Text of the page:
Rich Lowry goes there: Huckabee for VP?
posted at 11:20 am on August 26, 2008 by Allahpundit
Not the first time Lowry’s blown this little bubble, do note. And in both cases he’s punctuated his thought with words to the effect of, “Too bad he’s so awful on economics and national security and pretty much everything else.” Yeah, too bad.
But wouldn’t Huckabee make a lot of sense given the things we’ve learned the last two weeks? 1) McCain might have a “wealth problem,” and certainly Democrats are going to try to hit his wealth for all its worth in their play for working-class voters; Huckabee doesn’t have a problem on this front, and has lots of working-class cred. 2) The pro-choice trial balloon hasn’t been well received, and it’s clear that a pro-choice nominee would create a major disruption; Huckabee is pro-life. 3) Obama picked Biden who is going to a vivid presence (for better or worse) on the stump and could be formidable in debate; Huckabee is a great campaigner and might be just the guy to puncture Biden in a debate. 4) (This is a less important point.) The McCain folks have made a huge deal about differences between Obama and Biden during the primaries; McCain and Huckabee didn’t have much in the way of differences and went out of their way to praise each other.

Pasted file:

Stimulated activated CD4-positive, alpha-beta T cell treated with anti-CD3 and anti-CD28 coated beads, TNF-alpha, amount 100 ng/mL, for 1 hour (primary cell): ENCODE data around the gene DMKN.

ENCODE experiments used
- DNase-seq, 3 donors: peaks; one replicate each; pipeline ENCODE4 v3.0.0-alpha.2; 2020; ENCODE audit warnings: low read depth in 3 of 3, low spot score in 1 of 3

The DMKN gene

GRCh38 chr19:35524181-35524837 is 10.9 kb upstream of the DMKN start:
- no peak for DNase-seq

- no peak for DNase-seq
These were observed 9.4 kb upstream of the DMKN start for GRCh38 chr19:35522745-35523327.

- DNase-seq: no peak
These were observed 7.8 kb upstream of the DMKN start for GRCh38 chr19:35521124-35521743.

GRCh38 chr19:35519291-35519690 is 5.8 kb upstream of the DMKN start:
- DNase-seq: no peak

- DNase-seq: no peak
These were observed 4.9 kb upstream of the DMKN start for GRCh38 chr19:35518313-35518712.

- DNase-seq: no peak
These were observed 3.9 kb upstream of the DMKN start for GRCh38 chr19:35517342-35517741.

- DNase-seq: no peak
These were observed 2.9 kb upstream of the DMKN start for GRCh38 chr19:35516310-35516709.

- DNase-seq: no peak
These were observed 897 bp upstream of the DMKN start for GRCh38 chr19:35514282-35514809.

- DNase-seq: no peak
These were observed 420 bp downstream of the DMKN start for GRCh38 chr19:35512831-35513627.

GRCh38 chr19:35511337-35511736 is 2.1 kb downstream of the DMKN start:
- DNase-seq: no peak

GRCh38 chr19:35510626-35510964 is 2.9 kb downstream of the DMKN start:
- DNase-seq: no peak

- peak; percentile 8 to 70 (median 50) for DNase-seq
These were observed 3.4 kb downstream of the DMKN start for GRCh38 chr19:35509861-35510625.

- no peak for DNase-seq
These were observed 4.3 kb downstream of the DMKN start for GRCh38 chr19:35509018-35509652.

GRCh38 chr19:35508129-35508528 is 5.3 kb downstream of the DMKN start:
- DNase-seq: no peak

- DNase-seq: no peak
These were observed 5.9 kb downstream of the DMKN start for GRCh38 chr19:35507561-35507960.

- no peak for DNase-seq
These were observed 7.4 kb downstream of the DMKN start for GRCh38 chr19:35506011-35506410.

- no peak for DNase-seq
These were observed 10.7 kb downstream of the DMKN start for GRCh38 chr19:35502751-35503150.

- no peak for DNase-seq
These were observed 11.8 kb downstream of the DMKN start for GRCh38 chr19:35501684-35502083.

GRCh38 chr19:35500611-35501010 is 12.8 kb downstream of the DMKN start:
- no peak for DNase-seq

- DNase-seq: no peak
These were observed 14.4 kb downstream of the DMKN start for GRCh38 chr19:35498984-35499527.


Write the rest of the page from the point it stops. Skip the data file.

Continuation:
The only one that’s persuasive is number three, and really, how important will the VP debate be? Huck’s blue-collar-ness won’t get McCain off the hook for his wealth, and needless to say, there are other pro-life candidates available who are blessedly unblemished by an anti-McCain record — the current frontrunner notably excepted. In fact, almost everything here applies as well to Pawlenty as it does to Huckabee. The big difference (as Lowry later acknowledges) is media savvy — worth $125 million in Huck’s case according to one estimate, remember — but Pawlenty can deliver a soundbite when needed. On the prospects of facing off against Barry O’s windbag of a VP: “They’re going to have to extend the length of the debate to two or three hours.” And of course, unlike Huck, Pawlenty could flip his home state.
Isn’t the real problem with Huckabee that a lot of conservatives simply loathe him? He and Mitt are similar in that regard, ironically, although of course there’s practically no overlap between one group of haters and the other. In fact, Jonathan Adler’s already threatening at the Corner to walk the plank if the Lowry plan is put in play. Exit question: Gosh, I wonder how the Hot Air faithful will greet this idea. Huckamania?